Eric Weedin, an independent agent at the Weedin Agency in Loveland, Colorado, became aware of the dire situation of “diaper need” through his involvement with the local rotary club that founded The Nappie Project.
Through Rotary, Weedin learned that if a parent lacks an adequate supply of diapers, children are often left in wet and soiled diapers, resulting in frequent rashes and infections. He also discovered that most childcare centers require parents to provide a day’s supply of diapers. If parents can’t afford to meet this requirement, they will miss school or work, which can contribute to their negative financial spiral.
Eliminating impossible choices
“The Nappie Project is committed to ensuring that children have an adequate supply of diapers. We also work to raise awareness of diaper need and its impact on families,” said Randy Touslee, treasurer of the organization. “Sadly, it often boils down to diapers versus food, rent or utilities, because neither Medicaid nor food stamps cover the cost of diapers.”
The Nappie Project was started in 2015 by a retired social worker, Jan Touslee, and Loveland pediatrician, Rachel Konda-Sundheim. They knew too well the impact of diaper need, having witnessed families struggle to keep their children adequately supplied with diapers. Once aware of the need, the Weedin Agency started collecting diaper donations from community members. They also help fund the cost of diapers that are distributed weekly by the Laramie County Food Bank and the House of Neighborly Service.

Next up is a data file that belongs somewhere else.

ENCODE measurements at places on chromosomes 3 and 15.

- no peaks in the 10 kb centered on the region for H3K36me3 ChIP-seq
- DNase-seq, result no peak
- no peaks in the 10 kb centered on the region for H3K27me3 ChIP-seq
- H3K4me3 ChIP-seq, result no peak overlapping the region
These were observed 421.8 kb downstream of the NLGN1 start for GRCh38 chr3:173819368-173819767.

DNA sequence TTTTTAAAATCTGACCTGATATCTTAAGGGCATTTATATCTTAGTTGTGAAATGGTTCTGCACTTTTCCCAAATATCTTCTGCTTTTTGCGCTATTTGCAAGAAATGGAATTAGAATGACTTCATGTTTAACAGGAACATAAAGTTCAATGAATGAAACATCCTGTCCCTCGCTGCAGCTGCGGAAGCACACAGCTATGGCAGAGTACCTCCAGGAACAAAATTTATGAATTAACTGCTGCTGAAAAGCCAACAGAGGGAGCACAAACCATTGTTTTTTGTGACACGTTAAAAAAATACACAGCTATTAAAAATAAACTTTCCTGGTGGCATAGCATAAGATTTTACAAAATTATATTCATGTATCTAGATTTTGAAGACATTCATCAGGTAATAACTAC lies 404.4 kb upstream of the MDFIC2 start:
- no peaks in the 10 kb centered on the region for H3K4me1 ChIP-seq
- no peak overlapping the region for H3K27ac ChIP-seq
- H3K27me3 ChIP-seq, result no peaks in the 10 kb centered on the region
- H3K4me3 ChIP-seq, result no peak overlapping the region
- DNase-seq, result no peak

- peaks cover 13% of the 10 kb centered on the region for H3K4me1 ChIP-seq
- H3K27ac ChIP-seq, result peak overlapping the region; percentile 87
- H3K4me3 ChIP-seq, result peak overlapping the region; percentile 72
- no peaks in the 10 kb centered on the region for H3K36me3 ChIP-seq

Funding for families
“You can’t send a child to day care in a cloth diaper – you need disposables,” says Eric. “People trying to better their family’s wellbeing by working or getting an education, rely on donations of disposable diapers, because they are unable to cover the average cost of $80 per month, per child.”
A 2018 Safeco Insurance Make More Happen Award will help. The honor comes with a donation of up to $10,000 to The Nappie Project from Safeco on behalf of the Weedin Agency. The monies will be used to purchase more diapers in bulk, at a discount from area retailers.
“Parents who can’t afford to join big box retail clubs are forced to pay a premium at small groceries,” says Eric. “We collect and purchase every diaper size in bulk, then everyone at our agency pitches in weekly to repackage and distribute them to families in need.”
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